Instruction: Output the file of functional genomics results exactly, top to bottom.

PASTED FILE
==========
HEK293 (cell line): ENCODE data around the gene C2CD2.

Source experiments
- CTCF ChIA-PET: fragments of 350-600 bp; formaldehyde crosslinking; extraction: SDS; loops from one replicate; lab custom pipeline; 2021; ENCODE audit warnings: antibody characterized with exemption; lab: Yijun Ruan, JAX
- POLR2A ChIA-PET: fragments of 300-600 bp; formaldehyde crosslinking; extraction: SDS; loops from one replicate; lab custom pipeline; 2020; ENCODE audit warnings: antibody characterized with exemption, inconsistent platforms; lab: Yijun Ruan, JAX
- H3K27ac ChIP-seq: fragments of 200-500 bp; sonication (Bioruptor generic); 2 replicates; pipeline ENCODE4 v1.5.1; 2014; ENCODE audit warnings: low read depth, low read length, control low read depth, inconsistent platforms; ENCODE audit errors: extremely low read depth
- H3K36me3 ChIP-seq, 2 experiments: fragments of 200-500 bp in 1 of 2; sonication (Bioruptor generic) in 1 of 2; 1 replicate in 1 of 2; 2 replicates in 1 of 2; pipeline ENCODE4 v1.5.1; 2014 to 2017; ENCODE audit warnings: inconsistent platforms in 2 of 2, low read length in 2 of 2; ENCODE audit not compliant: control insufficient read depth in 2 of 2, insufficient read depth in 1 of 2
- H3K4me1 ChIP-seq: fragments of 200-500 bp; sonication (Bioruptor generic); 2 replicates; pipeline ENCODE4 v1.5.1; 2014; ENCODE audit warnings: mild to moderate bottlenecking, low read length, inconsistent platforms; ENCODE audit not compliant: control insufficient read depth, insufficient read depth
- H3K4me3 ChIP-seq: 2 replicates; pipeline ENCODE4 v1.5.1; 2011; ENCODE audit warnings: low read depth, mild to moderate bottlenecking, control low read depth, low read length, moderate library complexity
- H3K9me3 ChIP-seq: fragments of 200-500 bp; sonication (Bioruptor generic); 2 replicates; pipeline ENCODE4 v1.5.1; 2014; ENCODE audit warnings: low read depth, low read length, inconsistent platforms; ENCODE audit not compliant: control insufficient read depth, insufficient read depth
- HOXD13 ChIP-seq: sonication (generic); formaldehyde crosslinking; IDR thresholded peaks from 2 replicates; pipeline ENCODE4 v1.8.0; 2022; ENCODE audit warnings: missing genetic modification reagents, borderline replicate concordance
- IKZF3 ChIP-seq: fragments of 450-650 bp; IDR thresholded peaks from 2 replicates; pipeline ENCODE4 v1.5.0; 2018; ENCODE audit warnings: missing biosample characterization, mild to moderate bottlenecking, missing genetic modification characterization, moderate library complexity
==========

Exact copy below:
HEK293 (cell line): ENCODE data around the gene C2CD2.

Source experiments
- CTCF ChIA-PET: fragments of 350-600 bp; formaldehyde crosslinking; extraction: SDS; loops from one replicate; lab custom pipeline; 2021; ENCODE audit warnings: antibody characterized with exemption; lab: Yijun Ruan, JAX
- POLR2A ChIA-PET: fragments of 300-600 bp; formaldehyde crosslinking; extraction: SDS; loops from one replicate; lab custom pipeline; 2020; ENCODE audit warnings: antibody characterized with exemption, inconsistent platforms; lab: Yijun Ruan, JAX
- H3K27ac ChIP-seq: fragments of 200-500 bp; sonication (Bioruptor generic); 2 replicates; pipeline ENCODE4 v1.5.1; 2014; ENCODE audit warnings: low read depth, low read length, control low read depth, inconsistent platforms; ENCODE audit errors: extremely low read depth
- H3K36me3 ChIP-seq, 2 experiments: fragments of 200-500 bp in 1 of 2; sonication (Bioruptor generic) in 1 of 2; 1 replicate in 1 of 2; 2 replicates in 1 of 2; pipeline ENCODE4 v1.5.1; 2014 to 2017; ENCODE audit warnings: inconsistent platforms in 2 of 2, low read length in 2 of 2; ENCODE audit not compliant: control insufficient read depth in 2 of 2, insufficient read depth in 1 of 2
- H3K4me1 ChIP-seq: fragments of 200-500 bp; sonication (Bioruptor generic); 2 replicates; pipeline ENCODE4 v1.5.1; 2014; ENCODE audit warnings: mild to moderate bottlenecking, low read length, inconsistent platforms; ENCODE audit not compliant: control insufficient read depth, insufficient read depth
- H3K4me3 ChIP-seq: 2 replicates; pipeline ENCODE4 v1.5.1; 2011; ENCODE audit warnings: low read depth, mild to moderate bottlenecking, control low read depth, low read length, moderate library complexity
- H3K9me3 ChIP-seq: fragments of 200-500 bp; sonication (Bioruptor generic); 2 replicates; pipeline ENCODE4 v1.5.1; 2014; ENCODE audit warnings: low read depth, low read length, inconsistent platforms; ENCODE audit not compliant: control insufficient read depth, insufficient read depth
- HOXD13 ChIP-seq: sonication (generic); formaldehyde crosslinking; IDR thresholded peaks from 2 replicates; pipeline ENCODE4 v1.8.0; 2022; ENCODE audit warnings: missing genetic modification reagents, borderline replicate concordance
- IKZF3 ChIP-seq: fragments of 450-650 bp; IDR thresholded peaks from 2 replicates; pipeline ENCODE4 v1.5.0; 2018; ENCODE audit warnings: missing biosample characterization, mild to moderate bottlenecking, missing genetic modification characterization, moderate library complexity